Next month, the Central Bank of Brazil will debut a new instant payments tool. Called PIX, it promises hassle-free transactions within seconds for anyone with a mobile phone and a bank account. And it comes free of charge. PIX has received more than 39 million requests by prospective clients, both corporate and individual, eager to lock in access “keys” to the service.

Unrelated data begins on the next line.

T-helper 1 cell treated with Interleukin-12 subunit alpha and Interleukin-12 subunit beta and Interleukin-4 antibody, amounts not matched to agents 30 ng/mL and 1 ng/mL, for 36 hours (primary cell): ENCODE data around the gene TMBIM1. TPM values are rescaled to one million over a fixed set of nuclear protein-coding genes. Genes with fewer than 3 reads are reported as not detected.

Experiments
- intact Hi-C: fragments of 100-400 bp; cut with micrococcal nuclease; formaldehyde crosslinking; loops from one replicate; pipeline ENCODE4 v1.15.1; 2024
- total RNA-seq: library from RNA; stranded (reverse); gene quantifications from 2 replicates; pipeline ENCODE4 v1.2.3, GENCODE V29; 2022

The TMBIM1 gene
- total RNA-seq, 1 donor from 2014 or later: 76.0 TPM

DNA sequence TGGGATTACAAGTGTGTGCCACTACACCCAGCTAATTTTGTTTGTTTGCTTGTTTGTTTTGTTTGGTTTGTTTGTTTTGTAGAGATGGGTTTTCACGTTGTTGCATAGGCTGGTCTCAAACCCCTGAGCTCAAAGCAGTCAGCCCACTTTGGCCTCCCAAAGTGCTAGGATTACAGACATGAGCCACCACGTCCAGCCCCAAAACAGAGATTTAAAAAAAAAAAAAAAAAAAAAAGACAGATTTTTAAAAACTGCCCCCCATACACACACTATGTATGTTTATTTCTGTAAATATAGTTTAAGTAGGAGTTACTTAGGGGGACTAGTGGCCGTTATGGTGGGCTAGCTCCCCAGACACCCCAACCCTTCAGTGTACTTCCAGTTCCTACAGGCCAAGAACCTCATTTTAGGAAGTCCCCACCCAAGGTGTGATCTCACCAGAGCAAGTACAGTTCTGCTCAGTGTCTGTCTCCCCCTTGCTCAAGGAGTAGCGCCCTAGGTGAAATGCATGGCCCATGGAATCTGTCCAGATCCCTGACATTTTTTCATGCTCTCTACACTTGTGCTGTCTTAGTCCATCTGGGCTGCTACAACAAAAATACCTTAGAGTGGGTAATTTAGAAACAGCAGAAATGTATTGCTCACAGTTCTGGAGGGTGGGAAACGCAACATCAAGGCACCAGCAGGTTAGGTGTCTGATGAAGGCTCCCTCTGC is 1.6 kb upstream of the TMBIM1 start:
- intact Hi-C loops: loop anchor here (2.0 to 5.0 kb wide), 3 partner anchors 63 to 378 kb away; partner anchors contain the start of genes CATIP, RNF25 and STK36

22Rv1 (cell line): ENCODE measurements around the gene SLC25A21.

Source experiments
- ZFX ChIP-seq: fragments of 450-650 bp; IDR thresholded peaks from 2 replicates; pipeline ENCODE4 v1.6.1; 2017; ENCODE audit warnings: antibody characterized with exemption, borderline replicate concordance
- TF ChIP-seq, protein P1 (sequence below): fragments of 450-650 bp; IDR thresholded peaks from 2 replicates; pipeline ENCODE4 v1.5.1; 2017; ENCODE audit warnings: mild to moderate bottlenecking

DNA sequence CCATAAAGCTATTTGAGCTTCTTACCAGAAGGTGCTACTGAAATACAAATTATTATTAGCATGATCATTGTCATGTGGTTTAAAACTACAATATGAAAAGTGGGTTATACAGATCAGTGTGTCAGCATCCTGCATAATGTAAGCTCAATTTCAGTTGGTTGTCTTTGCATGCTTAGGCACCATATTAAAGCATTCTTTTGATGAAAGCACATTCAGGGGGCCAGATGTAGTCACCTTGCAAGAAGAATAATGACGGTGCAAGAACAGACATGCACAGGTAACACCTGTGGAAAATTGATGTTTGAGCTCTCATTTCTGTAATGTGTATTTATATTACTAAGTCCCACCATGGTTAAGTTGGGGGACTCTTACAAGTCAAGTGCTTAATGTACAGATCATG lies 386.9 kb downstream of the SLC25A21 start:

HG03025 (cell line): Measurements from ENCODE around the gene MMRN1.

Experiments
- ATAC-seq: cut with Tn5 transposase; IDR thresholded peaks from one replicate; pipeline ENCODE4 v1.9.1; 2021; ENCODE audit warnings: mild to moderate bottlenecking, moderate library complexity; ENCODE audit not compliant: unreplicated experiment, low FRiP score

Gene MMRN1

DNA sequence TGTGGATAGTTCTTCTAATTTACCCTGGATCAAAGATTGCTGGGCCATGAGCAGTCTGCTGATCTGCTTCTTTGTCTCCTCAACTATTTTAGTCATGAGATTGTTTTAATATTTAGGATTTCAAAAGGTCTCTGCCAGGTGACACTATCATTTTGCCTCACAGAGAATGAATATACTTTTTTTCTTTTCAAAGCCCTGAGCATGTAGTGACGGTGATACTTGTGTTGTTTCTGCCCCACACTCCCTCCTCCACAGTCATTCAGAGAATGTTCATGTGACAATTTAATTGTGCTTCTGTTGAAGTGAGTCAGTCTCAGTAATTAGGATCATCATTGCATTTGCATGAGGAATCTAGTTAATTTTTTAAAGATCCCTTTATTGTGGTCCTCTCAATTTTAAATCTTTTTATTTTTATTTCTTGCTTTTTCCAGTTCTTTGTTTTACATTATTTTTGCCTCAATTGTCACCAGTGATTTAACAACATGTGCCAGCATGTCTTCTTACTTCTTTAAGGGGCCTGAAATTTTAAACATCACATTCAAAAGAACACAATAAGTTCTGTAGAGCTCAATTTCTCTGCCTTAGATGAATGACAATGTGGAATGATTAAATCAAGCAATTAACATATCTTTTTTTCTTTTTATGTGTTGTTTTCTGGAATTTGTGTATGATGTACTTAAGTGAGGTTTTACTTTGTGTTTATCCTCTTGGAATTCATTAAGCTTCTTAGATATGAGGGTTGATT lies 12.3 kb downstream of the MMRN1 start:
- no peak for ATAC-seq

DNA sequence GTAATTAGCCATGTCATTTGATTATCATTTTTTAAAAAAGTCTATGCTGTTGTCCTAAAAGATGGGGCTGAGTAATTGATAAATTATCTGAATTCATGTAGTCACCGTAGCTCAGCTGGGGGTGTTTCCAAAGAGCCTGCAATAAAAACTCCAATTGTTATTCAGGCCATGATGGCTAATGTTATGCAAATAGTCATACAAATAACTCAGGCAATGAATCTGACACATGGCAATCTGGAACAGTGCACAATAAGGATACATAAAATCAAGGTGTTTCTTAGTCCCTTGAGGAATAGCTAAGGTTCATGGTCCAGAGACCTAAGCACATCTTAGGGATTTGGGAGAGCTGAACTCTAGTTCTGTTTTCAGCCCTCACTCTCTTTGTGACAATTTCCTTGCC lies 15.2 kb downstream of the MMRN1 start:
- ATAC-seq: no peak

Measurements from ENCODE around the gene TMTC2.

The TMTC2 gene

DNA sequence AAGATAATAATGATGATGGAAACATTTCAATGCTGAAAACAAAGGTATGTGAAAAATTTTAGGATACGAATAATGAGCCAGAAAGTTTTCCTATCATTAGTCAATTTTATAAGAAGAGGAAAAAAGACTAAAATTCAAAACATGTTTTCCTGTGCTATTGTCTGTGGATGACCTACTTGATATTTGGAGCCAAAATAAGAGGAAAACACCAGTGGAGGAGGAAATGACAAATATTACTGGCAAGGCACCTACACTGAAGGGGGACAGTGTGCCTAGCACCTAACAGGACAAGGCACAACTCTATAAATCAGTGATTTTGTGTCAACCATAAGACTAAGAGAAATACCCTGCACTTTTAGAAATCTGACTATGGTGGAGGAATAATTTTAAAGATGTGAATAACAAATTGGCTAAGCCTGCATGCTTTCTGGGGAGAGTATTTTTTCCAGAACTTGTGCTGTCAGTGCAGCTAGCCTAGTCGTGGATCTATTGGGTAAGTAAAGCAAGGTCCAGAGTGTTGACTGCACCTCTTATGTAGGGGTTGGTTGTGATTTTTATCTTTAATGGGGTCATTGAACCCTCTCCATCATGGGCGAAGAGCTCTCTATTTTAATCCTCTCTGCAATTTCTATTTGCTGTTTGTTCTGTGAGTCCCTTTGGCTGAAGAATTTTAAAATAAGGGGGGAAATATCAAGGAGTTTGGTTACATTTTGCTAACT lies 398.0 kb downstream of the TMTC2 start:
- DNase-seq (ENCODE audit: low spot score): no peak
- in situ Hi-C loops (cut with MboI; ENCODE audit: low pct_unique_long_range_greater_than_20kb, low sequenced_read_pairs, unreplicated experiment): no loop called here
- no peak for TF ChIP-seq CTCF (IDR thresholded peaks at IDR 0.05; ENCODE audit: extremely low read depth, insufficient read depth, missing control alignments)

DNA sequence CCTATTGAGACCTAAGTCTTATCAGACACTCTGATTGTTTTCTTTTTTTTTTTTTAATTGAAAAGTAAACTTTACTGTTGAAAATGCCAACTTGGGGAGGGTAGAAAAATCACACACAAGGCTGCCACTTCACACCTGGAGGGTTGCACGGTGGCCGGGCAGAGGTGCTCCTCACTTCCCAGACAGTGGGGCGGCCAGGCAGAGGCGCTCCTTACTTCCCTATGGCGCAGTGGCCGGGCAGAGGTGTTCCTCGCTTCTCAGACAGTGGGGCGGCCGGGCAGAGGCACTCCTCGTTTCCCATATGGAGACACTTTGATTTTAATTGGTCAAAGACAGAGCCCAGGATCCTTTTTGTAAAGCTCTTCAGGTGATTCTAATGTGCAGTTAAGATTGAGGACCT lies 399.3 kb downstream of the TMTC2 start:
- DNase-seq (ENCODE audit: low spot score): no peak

“Brazilian banking has long been dominated by a few big players who enjoy a practically captive clientele,” said Paulo Bilyk, chief executive of Rio Bravo Investimentos, a Sao Paulo asset management firm. Reinforcing this sweetheart market is the cozy system that deposits the paychecks of 11.4 million relatively well-paid public employees in banks they did not even choose. “The new system facilitates exchanges by making it simpler, faster and cheaper to pay bills. That’s a win for the economy and for social inclusion,” Bilyk said. Sensing the opportunity, regulators began preparing early last decade to disrupt the financial monopoly by greenlighting virtual banks, which peddle checking and savings accounts, credit and debit cards exclusively online and at considerable discounts. Investment in Brazilian fintech has since soared, from $52 million in 2015 to $1.6 billion last year.